Award-winning choreographer and dancer Aakash Odedra has been honoured with a BEM. Odedra, the artistic director of the Aakash Odedra Company, was recognised for services to dance and to the community in Leicester. He said, “This award comes after what has been a very challenging year for the global arts sector, and I am honoured to accept it in the spirit of hope and confidence in all our futures.”

Nadeem Khan, a charity helpline housing adviser for Shelter, also received a BEM. The charity worker was recognised for his efforts during the pandemic. Unable to return to the UK from Pakistan due to the crisis, Khan worked from his personal laptop from a rooftop in Lahore delivering housing advice to more than 500 people during three months.

“I feel really humbled to have played a frontline role in helping people keep safe during what’s been a really difficult year,” he said. “I feel honoured to be recognised for the work that not only I do, but the work that Shelter has been doing to provide support for those facing homelessness.”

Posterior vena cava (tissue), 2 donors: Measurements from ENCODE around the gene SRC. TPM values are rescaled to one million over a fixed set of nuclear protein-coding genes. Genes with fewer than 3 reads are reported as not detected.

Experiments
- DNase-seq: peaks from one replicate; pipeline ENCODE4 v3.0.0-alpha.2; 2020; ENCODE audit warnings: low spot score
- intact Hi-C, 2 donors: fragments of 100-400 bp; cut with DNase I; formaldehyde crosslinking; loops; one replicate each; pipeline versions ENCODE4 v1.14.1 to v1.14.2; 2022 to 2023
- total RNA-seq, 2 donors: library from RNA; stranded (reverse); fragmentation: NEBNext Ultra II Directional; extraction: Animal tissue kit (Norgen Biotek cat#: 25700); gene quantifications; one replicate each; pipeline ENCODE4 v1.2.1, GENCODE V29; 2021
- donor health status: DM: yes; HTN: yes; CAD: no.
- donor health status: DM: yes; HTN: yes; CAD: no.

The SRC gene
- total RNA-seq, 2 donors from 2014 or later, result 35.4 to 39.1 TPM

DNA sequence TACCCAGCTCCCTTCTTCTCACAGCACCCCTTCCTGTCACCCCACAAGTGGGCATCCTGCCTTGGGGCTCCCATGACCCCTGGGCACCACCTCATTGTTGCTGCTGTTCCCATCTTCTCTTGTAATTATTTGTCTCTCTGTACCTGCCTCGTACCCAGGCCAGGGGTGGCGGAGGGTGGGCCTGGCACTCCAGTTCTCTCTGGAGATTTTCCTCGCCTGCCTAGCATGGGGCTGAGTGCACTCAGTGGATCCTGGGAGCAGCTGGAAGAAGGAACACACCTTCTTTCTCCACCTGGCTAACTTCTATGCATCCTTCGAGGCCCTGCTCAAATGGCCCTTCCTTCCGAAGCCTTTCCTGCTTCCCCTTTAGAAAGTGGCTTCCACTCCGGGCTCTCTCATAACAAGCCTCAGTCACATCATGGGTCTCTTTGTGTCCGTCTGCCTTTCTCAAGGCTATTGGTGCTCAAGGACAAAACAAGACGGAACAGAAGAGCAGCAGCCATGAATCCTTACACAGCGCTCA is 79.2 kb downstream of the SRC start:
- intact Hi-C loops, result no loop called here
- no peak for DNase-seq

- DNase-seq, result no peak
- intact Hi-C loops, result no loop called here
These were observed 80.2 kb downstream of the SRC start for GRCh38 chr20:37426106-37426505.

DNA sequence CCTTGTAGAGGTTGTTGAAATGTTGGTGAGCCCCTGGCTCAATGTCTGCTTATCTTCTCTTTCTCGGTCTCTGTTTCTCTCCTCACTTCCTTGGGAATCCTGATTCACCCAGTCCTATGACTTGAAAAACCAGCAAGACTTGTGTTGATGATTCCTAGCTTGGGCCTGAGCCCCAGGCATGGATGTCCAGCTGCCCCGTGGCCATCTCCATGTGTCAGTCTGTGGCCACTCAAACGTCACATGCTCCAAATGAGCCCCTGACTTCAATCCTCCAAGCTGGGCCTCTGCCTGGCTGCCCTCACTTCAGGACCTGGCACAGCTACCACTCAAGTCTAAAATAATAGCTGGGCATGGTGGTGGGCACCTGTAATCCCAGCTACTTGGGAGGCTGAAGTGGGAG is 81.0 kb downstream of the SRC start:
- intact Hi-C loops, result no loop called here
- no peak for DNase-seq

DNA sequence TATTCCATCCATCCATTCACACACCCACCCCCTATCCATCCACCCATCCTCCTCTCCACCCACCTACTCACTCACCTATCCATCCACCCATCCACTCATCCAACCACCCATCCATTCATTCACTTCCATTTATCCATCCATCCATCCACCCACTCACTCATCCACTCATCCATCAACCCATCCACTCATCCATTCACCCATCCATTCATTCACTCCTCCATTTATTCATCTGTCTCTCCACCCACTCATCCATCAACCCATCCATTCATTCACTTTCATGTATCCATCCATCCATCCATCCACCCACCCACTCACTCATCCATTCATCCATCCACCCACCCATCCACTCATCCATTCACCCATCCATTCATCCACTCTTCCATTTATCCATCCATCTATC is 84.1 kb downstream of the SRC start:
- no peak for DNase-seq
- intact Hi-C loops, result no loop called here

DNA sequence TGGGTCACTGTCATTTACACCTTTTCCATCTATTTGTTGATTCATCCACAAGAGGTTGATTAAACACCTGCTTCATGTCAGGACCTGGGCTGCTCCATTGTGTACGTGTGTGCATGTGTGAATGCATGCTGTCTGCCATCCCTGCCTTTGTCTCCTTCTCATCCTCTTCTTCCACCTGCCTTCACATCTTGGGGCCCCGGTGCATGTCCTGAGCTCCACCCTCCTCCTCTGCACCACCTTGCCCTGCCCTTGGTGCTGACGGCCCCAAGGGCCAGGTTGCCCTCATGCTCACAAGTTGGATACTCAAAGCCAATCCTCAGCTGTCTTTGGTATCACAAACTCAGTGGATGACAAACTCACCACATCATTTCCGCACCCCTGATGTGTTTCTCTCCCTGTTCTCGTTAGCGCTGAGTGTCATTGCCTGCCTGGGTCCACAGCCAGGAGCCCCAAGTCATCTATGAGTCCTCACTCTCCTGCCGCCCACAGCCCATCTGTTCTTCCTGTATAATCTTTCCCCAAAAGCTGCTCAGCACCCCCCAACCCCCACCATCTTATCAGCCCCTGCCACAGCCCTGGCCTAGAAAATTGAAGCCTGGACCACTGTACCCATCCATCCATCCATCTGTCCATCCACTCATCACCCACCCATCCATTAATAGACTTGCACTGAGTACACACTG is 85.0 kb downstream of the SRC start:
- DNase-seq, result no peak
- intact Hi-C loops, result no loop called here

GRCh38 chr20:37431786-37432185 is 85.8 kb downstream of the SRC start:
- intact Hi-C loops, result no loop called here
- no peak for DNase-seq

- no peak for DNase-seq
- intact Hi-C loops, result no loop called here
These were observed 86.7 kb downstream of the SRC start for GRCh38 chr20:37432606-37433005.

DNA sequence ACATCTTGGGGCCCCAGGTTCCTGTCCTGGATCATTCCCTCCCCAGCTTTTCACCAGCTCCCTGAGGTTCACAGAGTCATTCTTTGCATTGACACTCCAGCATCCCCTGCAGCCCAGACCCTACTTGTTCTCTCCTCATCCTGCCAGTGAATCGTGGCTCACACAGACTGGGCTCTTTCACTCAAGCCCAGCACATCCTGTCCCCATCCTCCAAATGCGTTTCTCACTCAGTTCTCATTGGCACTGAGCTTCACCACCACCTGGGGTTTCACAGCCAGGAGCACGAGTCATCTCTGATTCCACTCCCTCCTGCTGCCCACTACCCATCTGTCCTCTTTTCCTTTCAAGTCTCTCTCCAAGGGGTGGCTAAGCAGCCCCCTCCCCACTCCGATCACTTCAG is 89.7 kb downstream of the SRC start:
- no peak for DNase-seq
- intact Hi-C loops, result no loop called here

Professor Iqbal Singh OBE, who is part of the Cabinet Office’s honours diversity committee, said it was “fitting” that 14 per cent of awards went to ethnic minorities, noting the disproportionate impact on BAME healthcare staff during the coronavirus crisis.

“It is important that their contributions are recognised,” he said.

He urged Eastern Eye readers to nominate people for the honours’ list, saying it was necessary to reflect the diversity of the population. “Honours are given to people of all walks of life and sections of society who have made a difference to their community,” he said. “I would encourage your readers to nominate people, who they may be aware of, for these honours.”

Meanwhile, two British Asians have been awarded political peerages, it was announced last month.

Syed Kamall and Wajid Khan have both been included on the list, which sees nominations from leaders of the Conservative and Labour party. Kamall is the former leader of the Conservative Party in the European Parliament and an MEP for London while Khan is a former MEP for north-west England.

Several other former MEPs were also handed peerages, including Daniel Hannan and Dame Jacqueline Foster.

To nominate someone for an award, see www.gov.uk/honours